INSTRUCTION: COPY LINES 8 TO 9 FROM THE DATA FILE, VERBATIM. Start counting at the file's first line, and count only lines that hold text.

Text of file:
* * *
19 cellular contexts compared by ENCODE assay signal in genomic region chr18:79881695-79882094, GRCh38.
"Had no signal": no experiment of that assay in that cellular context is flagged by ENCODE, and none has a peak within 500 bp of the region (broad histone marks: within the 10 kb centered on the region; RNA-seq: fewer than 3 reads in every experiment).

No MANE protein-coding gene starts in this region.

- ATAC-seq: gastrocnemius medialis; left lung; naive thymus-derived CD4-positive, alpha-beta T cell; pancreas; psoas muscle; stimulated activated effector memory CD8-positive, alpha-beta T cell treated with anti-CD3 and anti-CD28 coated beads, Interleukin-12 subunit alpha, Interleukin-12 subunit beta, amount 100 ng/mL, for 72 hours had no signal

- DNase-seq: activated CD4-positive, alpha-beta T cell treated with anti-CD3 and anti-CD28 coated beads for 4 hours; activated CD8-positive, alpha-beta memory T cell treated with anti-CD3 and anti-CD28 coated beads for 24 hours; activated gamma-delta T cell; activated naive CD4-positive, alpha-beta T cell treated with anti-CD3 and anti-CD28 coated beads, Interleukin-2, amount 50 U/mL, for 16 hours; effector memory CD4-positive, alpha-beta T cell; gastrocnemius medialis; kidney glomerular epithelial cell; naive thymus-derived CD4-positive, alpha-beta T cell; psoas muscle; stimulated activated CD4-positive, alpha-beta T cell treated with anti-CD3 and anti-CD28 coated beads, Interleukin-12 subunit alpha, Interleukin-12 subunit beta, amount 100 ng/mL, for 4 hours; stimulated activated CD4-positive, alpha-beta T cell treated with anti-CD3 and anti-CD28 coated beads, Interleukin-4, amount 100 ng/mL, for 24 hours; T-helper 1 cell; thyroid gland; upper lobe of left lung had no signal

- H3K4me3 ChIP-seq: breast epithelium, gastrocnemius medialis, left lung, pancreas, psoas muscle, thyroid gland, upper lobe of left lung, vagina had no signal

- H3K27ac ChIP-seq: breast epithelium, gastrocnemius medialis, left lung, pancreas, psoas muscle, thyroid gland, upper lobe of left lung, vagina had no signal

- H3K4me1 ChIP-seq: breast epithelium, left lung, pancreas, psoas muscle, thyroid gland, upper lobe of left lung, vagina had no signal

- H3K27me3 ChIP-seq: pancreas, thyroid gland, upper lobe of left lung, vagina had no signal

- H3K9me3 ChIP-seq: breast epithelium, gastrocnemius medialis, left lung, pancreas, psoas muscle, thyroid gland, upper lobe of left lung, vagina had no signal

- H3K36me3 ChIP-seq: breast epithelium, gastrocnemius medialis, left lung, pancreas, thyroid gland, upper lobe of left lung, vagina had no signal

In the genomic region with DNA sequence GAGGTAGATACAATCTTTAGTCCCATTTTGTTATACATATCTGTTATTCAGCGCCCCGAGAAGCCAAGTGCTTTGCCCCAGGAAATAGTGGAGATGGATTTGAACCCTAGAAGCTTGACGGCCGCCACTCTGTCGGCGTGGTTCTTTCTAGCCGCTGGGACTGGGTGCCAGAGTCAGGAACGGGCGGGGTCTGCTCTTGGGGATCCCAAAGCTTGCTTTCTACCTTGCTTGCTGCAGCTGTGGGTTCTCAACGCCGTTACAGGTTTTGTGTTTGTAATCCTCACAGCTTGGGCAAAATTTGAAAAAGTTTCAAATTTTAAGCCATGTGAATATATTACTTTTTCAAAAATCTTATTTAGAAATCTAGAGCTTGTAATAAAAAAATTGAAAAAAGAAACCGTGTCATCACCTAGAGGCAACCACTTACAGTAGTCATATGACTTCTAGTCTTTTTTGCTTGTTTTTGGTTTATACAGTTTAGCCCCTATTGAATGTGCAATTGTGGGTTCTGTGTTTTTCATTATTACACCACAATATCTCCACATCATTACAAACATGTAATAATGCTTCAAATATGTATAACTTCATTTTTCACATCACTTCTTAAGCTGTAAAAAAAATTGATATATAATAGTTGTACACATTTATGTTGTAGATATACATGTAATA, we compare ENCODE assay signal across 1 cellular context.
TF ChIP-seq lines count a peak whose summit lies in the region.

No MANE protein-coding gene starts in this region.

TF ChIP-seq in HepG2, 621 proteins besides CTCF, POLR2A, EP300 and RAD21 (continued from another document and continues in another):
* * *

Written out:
- H3K4me1 ChIP-seq: breast epithelium, left lung, pancreas, psoas muscle, thyroid gland, upper lobe of left lung, vagina had no signal

- H3K27me3 ChIP-seq: pancreas, thyroid gland, upper lobe of left lung, vagina had no signal